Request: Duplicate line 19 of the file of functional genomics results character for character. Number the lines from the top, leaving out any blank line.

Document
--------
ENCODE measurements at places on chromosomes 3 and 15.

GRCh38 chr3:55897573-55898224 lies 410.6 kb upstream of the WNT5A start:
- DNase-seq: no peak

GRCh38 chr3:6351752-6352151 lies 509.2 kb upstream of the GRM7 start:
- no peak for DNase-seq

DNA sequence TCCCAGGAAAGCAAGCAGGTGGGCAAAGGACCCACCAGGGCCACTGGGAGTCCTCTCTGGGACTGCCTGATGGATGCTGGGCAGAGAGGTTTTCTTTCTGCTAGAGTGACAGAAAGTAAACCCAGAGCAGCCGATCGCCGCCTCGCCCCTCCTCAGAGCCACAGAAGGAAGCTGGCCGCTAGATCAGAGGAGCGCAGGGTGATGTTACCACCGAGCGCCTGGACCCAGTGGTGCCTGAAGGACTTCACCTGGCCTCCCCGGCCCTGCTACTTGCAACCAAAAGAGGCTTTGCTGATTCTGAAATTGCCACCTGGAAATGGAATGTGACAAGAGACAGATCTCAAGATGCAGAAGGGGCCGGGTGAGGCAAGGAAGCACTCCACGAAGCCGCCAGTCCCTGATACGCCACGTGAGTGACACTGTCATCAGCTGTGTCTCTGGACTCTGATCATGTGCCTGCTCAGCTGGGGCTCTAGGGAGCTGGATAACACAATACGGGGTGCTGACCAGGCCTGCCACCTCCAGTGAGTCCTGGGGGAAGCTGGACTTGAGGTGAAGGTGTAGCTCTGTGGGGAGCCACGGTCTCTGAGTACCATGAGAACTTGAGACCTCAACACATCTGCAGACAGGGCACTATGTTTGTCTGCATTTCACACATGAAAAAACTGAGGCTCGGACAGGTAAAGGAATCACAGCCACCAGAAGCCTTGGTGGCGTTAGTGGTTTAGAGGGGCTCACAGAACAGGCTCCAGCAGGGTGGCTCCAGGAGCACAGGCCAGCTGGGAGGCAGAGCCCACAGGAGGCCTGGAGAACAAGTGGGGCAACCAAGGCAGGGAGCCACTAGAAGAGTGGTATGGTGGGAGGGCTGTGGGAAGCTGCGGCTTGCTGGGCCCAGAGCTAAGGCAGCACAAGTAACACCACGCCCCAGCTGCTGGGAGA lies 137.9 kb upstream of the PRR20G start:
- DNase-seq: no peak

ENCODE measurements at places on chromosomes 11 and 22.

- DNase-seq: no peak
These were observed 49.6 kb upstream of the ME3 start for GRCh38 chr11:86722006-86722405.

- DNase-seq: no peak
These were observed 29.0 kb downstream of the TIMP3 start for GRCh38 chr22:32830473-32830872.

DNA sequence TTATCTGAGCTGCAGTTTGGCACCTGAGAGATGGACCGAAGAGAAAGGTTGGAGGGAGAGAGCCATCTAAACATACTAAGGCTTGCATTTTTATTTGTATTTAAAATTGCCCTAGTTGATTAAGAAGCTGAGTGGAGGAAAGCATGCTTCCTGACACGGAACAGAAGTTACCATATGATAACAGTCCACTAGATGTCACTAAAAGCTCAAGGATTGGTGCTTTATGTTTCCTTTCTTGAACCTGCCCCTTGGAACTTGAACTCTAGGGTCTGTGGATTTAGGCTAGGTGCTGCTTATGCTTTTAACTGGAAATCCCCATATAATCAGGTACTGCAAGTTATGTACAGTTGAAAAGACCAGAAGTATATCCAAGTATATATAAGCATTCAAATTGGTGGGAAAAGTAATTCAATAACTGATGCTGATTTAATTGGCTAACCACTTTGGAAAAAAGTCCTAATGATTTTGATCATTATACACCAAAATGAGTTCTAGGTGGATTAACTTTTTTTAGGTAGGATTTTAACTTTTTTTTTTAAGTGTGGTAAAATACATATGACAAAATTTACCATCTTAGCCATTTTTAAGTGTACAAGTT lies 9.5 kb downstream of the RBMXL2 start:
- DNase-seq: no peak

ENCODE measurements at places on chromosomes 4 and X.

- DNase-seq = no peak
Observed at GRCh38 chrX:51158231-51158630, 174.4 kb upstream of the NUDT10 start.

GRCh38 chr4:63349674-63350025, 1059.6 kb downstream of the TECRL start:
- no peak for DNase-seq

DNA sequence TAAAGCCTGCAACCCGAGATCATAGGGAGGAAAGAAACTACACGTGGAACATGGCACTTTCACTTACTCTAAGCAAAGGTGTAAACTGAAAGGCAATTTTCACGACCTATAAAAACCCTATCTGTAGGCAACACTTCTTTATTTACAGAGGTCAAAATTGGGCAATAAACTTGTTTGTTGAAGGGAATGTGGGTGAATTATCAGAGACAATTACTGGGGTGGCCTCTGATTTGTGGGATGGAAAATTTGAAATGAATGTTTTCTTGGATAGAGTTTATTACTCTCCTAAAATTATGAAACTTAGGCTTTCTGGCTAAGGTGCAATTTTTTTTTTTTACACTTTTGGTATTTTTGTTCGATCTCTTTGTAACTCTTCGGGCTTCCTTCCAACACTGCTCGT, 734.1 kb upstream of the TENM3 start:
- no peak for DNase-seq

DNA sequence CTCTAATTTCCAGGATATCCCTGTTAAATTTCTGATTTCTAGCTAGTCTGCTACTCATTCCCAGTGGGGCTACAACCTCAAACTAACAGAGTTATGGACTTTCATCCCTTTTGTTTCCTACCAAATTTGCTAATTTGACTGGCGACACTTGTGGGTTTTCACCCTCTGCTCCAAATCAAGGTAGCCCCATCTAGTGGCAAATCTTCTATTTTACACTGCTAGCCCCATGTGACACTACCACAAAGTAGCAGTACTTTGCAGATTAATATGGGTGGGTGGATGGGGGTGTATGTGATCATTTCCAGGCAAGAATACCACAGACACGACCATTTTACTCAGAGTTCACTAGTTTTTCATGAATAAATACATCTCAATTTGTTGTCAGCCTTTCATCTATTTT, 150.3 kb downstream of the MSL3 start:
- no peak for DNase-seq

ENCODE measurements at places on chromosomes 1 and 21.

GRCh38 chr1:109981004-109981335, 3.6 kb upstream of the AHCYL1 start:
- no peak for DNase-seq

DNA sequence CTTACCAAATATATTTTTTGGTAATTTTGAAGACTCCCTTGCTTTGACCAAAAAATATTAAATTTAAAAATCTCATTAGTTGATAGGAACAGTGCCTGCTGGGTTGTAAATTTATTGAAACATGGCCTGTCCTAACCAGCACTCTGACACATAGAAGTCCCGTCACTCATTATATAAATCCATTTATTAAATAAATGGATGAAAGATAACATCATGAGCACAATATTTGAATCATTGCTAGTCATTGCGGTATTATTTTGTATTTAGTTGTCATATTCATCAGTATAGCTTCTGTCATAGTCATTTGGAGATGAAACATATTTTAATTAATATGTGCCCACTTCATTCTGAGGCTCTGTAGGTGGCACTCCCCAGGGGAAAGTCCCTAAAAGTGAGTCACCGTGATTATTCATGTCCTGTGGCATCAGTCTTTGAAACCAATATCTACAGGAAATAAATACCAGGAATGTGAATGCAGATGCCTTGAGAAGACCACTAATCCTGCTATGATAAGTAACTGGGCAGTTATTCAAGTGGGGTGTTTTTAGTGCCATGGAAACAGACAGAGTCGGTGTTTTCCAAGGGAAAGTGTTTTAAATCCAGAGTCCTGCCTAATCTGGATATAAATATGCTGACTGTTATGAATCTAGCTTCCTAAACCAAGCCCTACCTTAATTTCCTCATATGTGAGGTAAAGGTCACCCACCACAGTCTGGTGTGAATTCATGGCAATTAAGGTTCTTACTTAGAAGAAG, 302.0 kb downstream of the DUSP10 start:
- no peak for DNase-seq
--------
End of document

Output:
- no peak for DNase-seq